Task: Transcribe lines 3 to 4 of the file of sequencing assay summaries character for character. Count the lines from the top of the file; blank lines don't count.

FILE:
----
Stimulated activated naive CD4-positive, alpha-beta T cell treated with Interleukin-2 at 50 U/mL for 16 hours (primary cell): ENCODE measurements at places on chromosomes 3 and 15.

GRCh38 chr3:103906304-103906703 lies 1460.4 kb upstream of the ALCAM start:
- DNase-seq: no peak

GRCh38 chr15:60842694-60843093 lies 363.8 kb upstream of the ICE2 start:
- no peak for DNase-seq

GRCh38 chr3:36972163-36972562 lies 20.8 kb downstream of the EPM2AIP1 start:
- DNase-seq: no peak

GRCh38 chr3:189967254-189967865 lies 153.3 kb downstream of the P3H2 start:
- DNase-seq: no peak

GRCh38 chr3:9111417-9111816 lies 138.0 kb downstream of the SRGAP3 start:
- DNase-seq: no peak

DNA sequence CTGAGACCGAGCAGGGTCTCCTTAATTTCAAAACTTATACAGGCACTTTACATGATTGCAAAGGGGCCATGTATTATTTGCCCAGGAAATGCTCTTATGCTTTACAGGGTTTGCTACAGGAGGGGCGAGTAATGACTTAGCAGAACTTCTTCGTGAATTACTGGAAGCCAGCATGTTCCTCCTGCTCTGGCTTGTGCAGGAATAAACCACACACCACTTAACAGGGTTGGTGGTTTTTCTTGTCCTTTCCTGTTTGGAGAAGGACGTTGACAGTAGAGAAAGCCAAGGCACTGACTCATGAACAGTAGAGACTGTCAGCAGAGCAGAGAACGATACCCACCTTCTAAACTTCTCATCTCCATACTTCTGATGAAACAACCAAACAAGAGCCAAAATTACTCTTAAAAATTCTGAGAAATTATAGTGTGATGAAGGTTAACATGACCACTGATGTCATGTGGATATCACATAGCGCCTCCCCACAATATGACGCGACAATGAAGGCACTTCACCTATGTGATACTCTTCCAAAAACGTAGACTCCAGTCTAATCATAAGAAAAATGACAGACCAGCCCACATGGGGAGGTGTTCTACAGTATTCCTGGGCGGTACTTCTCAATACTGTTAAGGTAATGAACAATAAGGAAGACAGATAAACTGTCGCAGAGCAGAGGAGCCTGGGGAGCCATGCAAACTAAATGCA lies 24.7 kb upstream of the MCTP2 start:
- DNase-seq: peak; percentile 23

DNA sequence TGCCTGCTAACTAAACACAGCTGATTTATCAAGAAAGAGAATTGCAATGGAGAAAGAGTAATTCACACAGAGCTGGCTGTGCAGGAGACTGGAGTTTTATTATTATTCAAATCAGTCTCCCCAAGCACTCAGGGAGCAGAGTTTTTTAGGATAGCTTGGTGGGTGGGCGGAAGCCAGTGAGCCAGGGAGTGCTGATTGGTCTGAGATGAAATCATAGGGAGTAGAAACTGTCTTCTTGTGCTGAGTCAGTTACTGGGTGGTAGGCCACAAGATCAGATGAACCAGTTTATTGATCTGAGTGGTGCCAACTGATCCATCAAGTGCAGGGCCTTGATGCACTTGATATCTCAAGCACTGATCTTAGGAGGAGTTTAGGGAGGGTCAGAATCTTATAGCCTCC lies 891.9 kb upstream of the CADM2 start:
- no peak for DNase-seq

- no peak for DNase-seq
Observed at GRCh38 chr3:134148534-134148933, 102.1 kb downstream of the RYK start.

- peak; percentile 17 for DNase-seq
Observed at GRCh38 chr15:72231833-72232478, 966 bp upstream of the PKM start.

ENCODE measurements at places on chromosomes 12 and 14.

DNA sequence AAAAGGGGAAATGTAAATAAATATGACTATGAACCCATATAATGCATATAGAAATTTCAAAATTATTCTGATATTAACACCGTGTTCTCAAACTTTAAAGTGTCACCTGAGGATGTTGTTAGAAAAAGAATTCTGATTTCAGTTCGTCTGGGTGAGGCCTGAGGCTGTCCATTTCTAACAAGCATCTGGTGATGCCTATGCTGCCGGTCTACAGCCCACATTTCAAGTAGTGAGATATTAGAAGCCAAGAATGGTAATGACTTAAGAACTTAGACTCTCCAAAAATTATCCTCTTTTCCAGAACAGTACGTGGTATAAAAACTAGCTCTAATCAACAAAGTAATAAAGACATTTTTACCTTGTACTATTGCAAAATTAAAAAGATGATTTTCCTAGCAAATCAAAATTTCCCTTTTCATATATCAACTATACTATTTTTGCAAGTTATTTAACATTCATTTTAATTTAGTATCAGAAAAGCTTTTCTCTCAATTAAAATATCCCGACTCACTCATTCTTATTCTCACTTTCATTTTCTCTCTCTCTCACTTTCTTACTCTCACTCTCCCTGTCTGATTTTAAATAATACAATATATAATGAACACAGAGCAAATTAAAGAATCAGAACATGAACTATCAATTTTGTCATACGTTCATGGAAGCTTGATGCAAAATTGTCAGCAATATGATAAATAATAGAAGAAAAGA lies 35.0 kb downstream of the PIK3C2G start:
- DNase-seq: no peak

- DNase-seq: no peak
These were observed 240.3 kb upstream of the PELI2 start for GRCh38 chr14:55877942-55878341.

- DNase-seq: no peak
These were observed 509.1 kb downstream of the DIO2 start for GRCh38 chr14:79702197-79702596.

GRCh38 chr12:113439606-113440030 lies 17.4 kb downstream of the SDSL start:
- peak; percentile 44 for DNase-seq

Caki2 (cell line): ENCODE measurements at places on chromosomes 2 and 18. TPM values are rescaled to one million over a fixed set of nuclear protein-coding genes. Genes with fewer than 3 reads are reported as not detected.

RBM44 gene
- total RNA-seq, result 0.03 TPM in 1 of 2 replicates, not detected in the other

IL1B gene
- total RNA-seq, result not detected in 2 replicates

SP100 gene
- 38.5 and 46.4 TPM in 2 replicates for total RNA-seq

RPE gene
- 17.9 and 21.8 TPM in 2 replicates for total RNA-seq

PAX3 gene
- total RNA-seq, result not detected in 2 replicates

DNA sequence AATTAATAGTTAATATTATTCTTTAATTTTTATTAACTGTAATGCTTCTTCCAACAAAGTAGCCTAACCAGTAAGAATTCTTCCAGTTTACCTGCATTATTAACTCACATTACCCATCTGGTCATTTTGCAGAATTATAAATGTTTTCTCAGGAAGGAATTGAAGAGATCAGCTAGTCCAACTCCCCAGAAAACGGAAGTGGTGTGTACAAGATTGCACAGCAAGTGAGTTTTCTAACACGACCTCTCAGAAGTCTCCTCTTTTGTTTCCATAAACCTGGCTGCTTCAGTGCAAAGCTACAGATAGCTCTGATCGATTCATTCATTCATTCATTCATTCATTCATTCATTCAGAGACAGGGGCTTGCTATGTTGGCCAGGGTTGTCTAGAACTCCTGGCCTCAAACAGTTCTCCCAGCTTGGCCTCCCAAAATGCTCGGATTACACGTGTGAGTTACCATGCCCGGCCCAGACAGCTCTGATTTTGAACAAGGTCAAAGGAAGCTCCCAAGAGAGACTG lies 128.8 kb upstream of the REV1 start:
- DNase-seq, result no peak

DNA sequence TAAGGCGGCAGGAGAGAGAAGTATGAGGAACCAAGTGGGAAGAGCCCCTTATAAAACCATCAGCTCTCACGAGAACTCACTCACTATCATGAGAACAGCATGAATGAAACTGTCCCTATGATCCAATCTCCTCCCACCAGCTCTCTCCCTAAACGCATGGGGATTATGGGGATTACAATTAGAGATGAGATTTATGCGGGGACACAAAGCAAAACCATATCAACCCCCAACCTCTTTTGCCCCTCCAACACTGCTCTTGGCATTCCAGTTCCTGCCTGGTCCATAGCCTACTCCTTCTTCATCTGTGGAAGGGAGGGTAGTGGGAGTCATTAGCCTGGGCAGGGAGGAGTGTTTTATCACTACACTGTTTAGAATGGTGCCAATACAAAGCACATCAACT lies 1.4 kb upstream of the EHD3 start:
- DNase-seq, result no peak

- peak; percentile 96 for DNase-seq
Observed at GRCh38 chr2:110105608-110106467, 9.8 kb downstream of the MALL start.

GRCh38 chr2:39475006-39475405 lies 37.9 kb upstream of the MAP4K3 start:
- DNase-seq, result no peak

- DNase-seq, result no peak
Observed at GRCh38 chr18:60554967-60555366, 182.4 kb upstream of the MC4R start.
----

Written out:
- DNase-seq: no peak

GRCh38 chr15:60842694-60843093 lies 363.8 kb upstream of the ICE2 start: